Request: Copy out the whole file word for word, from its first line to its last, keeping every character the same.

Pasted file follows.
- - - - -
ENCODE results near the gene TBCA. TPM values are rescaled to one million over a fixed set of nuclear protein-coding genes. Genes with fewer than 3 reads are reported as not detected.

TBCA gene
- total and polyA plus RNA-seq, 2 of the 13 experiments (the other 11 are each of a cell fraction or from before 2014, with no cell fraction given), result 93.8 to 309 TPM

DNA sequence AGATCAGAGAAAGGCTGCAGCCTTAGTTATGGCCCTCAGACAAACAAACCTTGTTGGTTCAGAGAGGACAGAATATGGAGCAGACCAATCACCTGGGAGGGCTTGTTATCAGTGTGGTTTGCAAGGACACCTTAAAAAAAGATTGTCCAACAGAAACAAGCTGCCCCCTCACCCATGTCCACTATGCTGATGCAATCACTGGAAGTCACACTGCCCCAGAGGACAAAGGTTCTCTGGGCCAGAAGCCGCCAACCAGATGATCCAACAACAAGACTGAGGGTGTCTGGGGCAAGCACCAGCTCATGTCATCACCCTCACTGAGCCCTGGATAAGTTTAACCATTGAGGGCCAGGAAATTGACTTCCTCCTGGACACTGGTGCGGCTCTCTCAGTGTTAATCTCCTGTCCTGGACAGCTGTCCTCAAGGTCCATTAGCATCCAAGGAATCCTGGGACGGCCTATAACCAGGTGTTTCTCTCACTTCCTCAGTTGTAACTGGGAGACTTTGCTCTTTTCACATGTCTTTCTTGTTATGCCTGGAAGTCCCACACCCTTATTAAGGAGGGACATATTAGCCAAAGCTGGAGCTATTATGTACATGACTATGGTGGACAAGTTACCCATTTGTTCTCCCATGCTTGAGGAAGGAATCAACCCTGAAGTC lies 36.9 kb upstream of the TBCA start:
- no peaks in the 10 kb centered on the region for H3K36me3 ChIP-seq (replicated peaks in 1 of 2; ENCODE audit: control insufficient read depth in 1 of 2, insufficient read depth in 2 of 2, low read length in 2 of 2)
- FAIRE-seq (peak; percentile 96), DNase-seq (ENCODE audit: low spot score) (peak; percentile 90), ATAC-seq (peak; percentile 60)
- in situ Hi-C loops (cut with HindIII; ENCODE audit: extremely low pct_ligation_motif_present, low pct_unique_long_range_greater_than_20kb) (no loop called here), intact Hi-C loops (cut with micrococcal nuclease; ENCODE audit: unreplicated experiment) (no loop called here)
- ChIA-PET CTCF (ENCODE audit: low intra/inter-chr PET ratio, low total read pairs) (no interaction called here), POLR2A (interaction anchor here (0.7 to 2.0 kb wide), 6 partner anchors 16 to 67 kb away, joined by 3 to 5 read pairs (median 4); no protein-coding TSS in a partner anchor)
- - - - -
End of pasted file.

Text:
ENCODE results near the gene TBCA. TPM values are rescaled to one million over a fixed set of nuclear protein-coding genes. Genes with fewer than 3 reads are reported as not detected.

TBCA gene
- total and polyA plus RNA-seq, 2 of the 13 experiments (the other 11 are each of a cell fraction or from before 2014, with no cell fraction given), result 93.8 to 309 TPM

DNA sequence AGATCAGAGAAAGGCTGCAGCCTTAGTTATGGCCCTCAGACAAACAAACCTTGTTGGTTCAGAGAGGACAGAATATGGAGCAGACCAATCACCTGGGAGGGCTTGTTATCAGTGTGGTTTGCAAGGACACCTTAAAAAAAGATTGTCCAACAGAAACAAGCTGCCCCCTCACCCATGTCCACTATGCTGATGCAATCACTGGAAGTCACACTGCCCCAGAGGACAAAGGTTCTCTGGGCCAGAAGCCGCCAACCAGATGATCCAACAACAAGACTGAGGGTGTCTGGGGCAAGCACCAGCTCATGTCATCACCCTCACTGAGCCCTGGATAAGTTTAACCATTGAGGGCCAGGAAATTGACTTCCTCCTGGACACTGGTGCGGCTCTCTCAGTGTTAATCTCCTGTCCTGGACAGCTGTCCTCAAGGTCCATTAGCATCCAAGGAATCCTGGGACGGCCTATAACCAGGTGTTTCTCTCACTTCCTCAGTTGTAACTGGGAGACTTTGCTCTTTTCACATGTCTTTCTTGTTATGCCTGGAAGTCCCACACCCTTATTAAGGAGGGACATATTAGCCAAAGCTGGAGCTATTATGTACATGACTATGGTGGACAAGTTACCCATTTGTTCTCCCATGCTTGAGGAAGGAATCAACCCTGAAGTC lies 36.9 kb upstream of the TBCA start:
- no peaks in the 10 kb centered on the region for H3K36me3 ChIP-seq (replicated peaks in 1 of 2; ENCODE audit: control insufficient read depth in 1 of 2, insufficient read depth in 2 of 2, low read length in 2 of 2)
- FAIRE-seq (peak; percentile 96), DNase-seq (ENCODE audit: low spot score) (peak; percentile 90), ATAC-seq (peak; percentile 60)
- in situ Hi-C loops (cut with HindIII; ENCODE audit: extremely low pct_ligation_motif_present, low pct_unique_long_range_greater_than_20kb) (no loop called here), intact Hi-C loops (cut with micrococcal nuclease; ENCODE audit: unreplicated experiment) (no loop called here)
- ChIA-PET CTCF (ENCODE audit: low intra/inter-chr PET ratio, low total read pairs) (no interaction called here), POLR2A (interaction anchor here (0.7 to 2.0 kb wide), 6 partner anchors 16 to 67 kb away, joined by 3 to 5 read pairs (median 4); no protein-coding TSS in a partner anchor)